Gardening Articles: Care :: Plant Care Techniques
Greens' Diseases & Insects
by National Gardening Association Editors
Lettuce is generally a carefree crop. Occasionally some plants, especially those varieties that form heads, will be hit by a fungus disease called bottom rot.
Bottom Rot Details
Rusty colored spots appear on the lower leaves first, eventually spreading until the entire head is rotted. As soon as you notice any infected plants, harvest them, cut away the still usable portions to eat, and destroy the rest. Clean up the garden well at the end of the season to reduce the number of disease-causing spores that overwinter in the soil, and rotate your crops so that lettuce is in the same spot only once every four years, if possible.
Another common ailment of head lettuce is tip burn, which causes the edges of many leaves to turn brown and die. It's mostly a hot-weather problem and isn't caused by a fungus or insect. Tip burn is usually most severe if there's a lot of fluctuation in soil moisture. Try to keep lettuce plants evenly moist and choose varieties resistant to tip burn, such as 'Ithaca' and 'Simpson Elite'.
Be sure to thin your wide rows of greens properly so the plants have enough air circulation to dry off after a rain or watering. If they're too thick, plants may stay wet too long and develop rot. Continual wetness is an invitation to disease.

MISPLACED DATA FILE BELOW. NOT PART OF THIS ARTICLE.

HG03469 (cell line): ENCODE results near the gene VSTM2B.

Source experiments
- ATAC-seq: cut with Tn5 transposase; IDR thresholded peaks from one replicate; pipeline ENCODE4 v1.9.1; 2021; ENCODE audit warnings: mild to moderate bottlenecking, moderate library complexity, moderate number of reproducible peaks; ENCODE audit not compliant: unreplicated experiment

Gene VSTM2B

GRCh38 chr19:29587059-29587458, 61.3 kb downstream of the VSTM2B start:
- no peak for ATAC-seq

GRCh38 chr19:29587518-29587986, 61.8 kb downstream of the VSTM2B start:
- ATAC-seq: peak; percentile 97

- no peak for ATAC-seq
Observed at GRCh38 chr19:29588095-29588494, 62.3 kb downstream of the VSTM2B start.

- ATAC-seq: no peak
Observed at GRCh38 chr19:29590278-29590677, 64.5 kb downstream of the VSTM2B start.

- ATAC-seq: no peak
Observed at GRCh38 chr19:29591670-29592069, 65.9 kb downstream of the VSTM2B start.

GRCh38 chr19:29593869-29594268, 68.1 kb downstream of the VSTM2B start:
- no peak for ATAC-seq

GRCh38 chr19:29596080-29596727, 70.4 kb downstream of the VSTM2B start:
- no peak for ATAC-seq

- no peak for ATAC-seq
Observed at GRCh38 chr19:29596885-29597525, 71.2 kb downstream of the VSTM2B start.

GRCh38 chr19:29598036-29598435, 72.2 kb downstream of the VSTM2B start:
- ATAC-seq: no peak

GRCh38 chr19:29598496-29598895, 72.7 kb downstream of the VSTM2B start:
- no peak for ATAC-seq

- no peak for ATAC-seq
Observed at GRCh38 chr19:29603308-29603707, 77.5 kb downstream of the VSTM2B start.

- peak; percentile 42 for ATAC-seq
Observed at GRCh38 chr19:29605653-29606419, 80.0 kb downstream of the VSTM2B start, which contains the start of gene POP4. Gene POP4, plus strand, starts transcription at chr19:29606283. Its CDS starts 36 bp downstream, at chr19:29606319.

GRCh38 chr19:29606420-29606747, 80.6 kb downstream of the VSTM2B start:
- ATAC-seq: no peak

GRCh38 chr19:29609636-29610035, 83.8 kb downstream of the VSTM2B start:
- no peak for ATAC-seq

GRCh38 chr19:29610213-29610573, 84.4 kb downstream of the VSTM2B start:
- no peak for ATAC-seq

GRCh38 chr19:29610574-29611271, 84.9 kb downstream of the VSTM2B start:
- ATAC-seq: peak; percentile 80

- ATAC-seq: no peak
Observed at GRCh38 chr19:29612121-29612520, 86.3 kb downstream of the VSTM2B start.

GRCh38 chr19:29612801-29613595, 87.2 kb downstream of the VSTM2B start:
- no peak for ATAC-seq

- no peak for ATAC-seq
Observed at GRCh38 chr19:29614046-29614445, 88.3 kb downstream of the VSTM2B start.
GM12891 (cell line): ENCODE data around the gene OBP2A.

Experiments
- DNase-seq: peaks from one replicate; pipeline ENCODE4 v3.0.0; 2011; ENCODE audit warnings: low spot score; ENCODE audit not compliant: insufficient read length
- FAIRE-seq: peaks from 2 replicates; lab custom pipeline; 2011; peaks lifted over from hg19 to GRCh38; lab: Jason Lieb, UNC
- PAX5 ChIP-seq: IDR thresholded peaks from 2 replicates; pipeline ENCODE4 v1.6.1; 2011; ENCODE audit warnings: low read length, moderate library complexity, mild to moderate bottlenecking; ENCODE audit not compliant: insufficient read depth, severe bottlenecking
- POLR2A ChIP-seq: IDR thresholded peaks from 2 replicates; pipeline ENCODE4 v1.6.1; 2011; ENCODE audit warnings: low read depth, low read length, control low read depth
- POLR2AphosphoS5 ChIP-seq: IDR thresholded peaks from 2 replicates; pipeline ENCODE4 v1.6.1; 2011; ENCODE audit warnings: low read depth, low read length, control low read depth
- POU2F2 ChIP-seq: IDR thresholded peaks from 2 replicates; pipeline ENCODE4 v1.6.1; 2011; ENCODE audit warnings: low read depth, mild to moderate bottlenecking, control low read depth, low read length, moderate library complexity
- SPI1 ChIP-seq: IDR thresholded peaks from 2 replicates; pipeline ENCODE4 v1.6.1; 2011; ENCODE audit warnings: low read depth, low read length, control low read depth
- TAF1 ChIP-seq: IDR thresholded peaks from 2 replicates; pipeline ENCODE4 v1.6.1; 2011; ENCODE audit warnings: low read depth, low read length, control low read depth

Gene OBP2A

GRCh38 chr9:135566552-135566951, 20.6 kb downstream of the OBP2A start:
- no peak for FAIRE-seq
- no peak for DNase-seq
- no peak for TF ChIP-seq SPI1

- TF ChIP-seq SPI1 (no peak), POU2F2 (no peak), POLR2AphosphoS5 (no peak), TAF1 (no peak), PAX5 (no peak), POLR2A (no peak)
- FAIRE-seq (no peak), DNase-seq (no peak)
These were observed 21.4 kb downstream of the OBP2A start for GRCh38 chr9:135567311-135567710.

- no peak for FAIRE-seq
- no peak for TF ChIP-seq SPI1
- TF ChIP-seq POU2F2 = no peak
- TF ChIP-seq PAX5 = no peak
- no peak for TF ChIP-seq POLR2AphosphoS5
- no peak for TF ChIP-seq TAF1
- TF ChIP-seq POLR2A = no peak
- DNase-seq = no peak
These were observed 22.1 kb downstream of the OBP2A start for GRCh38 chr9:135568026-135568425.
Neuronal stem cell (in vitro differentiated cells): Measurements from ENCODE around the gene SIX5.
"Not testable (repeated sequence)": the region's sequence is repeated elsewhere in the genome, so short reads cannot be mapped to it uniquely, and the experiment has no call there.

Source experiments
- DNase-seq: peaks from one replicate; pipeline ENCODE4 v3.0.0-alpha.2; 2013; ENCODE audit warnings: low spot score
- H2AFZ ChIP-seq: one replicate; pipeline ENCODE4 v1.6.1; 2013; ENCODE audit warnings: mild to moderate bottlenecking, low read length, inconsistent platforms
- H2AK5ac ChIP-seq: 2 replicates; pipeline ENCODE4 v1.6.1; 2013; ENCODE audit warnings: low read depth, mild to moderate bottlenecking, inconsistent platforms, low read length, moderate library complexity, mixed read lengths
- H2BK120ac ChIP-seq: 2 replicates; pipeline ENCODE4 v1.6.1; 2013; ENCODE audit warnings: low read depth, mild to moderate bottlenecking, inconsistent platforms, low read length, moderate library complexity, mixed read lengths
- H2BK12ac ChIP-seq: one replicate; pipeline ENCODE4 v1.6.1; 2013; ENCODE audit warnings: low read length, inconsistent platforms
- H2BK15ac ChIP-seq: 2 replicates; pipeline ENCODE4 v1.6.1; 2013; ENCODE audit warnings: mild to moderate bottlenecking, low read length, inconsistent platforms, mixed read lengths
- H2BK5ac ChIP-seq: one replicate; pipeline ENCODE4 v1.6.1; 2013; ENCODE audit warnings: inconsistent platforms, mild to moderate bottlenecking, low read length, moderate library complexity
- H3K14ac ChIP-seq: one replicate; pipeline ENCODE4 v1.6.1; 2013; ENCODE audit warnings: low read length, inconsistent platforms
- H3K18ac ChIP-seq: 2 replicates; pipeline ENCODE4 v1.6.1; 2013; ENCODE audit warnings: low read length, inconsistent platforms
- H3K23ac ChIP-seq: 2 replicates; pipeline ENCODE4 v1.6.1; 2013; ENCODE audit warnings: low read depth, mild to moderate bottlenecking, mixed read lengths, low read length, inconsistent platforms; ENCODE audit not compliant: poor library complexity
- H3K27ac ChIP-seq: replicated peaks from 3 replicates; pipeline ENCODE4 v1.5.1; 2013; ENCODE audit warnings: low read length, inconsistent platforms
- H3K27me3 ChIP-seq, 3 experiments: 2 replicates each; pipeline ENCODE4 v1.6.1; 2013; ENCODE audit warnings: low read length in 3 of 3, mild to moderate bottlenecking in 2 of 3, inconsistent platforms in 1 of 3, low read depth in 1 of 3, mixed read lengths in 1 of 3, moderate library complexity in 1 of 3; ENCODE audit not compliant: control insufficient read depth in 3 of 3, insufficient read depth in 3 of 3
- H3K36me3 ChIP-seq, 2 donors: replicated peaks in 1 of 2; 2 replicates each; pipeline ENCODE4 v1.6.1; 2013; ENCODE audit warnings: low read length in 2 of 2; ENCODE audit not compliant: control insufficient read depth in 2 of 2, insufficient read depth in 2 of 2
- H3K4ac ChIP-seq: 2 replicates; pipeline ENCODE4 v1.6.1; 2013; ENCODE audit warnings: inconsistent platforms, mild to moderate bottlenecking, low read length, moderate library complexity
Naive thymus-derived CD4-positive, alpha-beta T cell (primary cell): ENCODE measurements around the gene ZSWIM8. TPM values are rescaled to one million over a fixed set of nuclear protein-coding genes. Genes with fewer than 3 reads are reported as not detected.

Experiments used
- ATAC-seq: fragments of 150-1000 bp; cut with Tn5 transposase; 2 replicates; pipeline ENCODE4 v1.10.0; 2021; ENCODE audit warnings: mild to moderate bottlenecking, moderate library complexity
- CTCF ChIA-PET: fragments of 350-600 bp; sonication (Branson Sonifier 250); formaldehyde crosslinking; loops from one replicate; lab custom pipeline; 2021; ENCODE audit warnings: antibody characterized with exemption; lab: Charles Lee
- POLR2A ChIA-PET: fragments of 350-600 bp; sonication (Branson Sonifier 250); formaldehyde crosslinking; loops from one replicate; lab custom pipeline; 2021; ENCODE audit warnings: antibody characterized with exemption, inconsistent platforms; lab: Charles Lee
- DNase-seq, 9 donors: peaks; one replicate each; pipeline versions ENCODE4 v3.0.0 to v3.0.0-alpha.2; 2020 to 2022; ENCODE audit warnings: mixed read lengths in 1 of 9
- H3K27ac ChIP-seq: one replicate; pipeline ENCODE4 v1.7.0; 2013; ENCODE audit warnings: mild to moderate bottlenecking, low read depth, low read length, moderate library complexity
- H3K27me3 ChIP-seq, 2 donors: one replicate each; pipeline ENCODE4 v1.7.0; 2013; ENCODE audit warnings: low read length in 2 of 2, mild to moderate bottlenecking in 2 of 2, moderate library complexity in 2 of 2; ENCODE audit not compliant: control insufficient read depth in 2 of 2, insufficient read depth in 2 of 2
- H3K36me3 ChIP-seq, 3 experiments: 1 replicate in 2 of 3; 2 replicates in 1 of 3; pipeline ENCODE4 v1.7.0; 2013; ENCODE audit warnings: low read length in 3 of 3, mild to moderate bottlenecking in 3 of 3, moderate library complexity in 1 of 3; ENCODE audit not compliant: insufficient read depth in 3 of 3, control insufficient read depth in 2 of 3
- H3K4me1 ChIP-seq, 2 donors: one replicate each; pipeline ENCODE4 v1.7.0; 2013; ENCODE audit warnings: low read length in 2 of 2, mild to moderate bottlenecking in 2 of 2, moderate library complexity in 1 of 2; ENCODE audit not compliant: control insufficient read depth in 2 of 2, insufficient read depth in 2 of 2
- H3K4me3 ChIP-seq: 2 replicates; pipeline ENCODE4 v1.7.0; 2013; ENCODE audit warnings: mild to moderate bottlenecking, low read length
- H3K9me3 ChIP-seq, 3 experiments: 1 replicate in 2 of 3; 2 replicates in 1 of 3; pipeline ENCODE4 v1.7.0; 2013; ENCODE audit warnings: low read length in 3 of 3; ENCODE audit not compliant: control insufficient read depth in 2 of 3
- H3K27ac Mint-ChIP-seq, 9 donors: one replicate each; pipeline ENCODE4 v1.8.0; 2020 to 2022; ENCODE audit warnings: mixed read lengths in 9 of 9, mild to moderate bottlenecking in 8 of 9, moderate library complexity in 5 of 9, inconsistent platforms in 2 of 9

Beet and chard greens sometimes develop leaf spot trouble. Spots develop on the leaves, usually most severely on the older leaves. Infected leaves may turn yellow and die. Damage is seldom serious enough to warrant any control other than picking off and destroying infected leaves. If your greens are hit with a hard case, applications of an approved fungicide can help to bring the problem under control.
Remember, it's a good idea to rotate the location of the cabbage family greens (kale, collards and mustard) in the garden each season to help avoid disease problems.
Insect Pests on Greens
There are few insects that generally cause serious problems on greens crops. Probably the most troublesome for many gardeners are the small leaf miners that feed on spinach, chard, beet and turnip greens. The immature stage of a small fly, these tiny larvae tunnel in between the layers of leaf tissue, feeding and causing tan-colored blotches on the leaf surface. A good way to control miners is to cover the rows of greens with screen cages or floating row covers to keep the adult flies from laying their eggs on the leaves. Also, examine leaves closely for clusters of white eggs on the undersides of leaves, then spray with an approved insecticide to kill emerging larvae. Spraying after the miners are inside the leaves does no good.